What must a patent application include?
Your patent application must include:
- an application form (paper or online form)
- a description of your invention
- an abstract
- drawings if they illustrate your invention
- an indication of a deposit if the application involves a deposit of biological material as referred to in section 8 a of the Finnish Patents Act.
Read more below about the documents you must include with your application form.
You may also need:
- a statement on the right to the invention if you are not the inventor or you have not made the invention on your own
- a power of attorney if you use an attorney or agent.
Please note that you should prepare your patent application carefully right from the start, as you have very limited possibilities to add or change any details in the application later.
Use our template when writing your application.
Open the application template (rtf, 60.4 KB)
Instructions for using the template (rtf, 71.0 KB)
Description of your invention
The description of the invention must always be in written form. The description must be so clear that a person skilled in the field is able to use the invention, otherwise the application may be rejected or a granted patent invalidated.
The description must begin with a short and factual title of the invention.
Start the description by setting out the scope of application of your invention and explain the particular technical problem that it solves. Indicate also what the solution is. Describe the technical features of the invention and how it differs from solutions that already exist. The description must be so complete that a person skilled in the field is able to make or use the device or product.
Lastly, give at least one detailed example of how the invention can be applied. In some cases, you must give more than one examples, as the example must illustrate all claims (read more about claims below).
We recommend that you submit drawings, as they often help the reader to understand the description. Each drawing page can contain one or several figures, and each figure should be labelled with consecutive numbers (‘Figure 1’ or ‘fig. 1’, ‘Figure 2’ or ‘fig. 2’ and so on). The figure only shows the most important details using reference numbers or letters (for example 1, 2a, 2b) to make it easier to understand the description.
The drawings must not contain any descriptive text or any other markings than those mentioned in the description. Short expressions such as ‘water’, ‘steam’, ‘section A-B’, or ‘closed’ are however accepted.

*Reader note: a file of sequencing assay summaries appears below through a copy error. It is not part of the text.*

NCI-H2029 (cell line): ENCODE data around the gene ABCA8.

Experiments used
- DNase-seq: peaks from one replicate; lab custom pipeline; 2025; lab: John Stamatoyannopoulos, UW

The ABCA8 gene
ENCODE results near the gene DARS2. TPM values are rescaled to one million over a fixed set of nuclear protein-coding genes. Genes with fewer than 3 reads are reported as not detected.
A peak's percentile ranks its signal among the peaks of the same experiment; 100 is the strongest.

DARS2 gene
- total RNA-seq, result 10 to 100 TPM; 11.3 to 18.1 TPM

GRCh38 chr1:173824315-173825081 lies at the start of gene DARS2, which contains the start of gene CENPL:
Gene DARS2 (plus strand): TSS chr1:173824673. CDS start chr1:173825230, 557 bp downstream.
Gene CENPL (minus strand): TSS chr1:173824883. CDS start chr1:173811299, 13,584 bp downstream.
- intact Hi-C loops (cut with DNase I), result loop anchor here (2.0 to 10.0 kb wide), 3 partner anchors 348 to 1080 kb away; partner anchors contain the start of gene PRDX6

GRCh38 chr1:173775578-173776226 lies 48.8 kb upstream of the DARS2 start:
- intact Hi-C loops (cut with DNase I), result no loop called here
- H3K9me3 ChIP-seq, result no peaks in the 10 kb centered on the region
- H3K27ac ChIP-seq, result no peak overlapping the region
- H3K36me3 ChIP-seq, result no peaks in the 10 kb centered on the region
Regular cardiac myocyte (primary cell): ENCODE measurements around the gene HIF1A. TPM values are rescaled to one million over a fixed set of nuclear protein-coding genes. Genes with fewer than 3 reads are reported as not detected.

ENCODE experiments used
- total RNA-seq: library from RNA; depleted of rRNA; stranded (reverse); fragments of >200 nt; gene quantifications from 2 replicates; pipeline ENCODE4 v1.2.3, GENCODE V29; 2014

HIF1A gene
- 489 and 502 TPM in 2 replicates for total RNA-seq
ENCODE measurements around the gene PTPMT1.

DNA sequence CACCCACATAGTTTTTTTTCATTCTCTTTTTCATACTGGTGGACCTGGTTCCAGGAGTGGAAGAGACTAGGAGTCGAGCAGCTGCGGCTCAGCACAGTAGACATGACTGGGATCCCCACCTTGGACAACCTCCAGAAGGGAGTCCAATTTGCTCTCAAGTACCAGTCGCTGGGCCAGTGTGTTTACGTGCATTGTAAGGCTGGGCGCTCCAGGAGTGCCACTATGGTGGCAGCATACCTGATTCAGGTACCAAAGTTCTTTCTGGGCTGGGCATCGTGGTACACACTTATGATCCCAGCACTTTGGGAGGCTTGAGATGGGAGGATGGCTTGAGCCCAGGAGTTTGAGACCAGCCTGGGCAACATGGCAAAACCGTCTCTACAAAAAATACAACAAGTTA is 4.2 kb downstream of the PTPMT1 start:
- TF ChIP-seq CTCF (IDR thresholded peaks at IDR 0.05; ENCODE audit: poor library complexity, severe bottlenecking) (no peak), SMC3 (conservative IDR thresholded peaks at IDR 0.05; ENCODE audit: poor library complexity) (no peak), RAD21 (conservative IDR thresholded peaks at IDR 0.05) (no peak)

If a patent is granted, the claims set out what is protected by the patent. That is why you should write your claims carefully. Our patent examiners assess the patentability of your invention by examining the claims and comparing the invention defined in them to solutions that already exist. In other words, the claims must exactly set out what you want the patent to protect. Do not refer to the description or the abstract in the claims but do use reference numbers or letters, preferably in parentheses, which refer to the drawings.
Preamble and characterising part in claims
Number each claim. The claims consist of two parts – a preamble and a characterising part. The preamble sets out the features of your invention that are already known, and the characterising part the new and inventive features of your invention. Add the phrase ‘characterised in that’ or an equivalent expression after the preamble. In other words, begin by describing the features of your invention that are already known, then add ‘characterised in that’ and describe the new and inventive features of your invention.
Normally, the claims relate to the following invention categories:
- product, or
One single patent application may include several different types of invention categories but they must share the same inventive idea.
Independent and dependent claims
A patent application may include several claims, both independent and dependent claims. Independent claims set out all the features of the invention that are necessary for achieving the intended effect. Dependent claim give more detailed information about the invention, set out additional features and give alternative embodiments. Indicate in each dependent claim which independent claim it refers to, for example ‘A device according to claim 1, characterised in that…’.
The abstract must in an easily understandable way disclose the technical problem to which the invention relates, the basic principles of how the invention solves the problem, and the primary field or fields of use for the invention. You can for instance include the content of the independent claims in the abstract but using easily understandable language.
If your patent application contains a drawing, you choose the figure that best illustrates your invention to be published together with the abstract. Each special feature of the invention presented in the abstract and illustrated by a figure must be provided with a reference number or letter in parentheses. The abstract should not contain more than 150 words. See an example of an abstract. Open link in a new tab
Deposit of biological material
Biological material must be deposited if the carrying out of an invention involves the use of biological material that is neither available to the public nor can be described in the description part in the application in such a way that a person skilled in the art (an average expert) can reproduce the invention. The biological material is deposited in accordance with the international Budapest Treaty. The list of depositary institutions under the Budapest Treaty is published on the WIPO website.Open link in a new tab There is more information in Finnish in our manual “Patenttikäsikirja" (pdf, 2.4 MB)(items A.4.1.1 and I.2.1).